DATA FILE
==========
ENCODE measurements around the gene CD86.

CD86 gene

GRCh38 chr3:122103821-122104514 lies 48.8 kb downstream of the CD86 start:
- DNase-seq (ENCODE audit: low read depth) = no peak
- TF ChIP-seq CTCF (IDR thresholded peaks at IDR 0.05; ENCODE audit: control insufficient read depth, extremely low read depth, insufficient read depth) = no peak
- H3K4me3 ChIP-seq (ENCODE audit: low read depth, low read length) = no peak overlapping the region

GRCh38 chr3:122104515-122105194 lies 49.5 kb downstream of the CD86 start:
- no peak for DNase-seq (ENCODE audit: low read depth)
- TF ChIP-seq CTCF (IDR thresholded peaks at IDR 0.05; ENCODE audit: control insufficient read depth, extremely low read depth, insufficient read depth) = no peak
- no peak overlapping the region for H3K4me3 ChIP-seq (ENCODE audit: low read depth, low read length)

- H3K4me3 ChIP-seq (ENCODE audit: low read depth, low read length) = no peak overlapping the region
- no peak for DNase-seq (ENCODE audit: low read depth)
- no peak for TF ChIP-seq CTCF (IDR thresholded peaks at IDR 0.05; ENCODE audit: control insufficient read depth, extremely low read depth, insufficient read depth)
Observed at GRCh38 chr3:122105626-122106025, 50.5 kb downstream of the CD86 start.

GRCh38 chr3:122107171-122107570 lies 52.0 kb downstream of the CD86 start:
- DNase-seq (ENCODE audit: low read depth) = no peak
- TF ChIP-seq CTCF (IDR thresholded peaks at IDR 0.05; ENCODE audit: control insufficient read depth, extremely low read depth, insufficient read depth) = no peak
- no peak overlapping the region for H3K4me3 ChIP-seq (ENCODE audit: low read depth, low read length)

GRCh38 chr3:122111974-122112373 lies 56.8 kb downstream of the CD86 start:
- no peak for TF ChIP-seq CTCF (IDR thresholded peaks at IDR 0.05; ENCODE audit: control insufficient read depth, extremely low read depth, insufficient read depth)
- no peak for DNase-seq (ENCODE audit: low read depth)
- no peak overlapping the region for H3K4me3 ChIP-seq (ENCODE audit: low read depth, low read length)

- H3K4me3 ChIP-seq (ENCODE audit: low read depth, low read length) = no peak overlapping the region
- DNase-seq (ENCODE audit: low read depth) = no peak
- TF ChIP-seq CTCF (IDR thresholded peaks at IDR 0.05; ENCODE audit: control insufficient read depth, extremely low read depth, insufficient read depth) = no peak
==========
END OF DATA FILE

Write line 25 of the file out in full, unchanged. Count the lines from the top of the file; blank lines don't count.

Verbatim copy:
- TF ChIP-seq CTCF (IDR thresholded peaks at IDR 0.05; ENCODE audit: control insufficient read depth, extremely low read depth, insufficient read depth) = no peak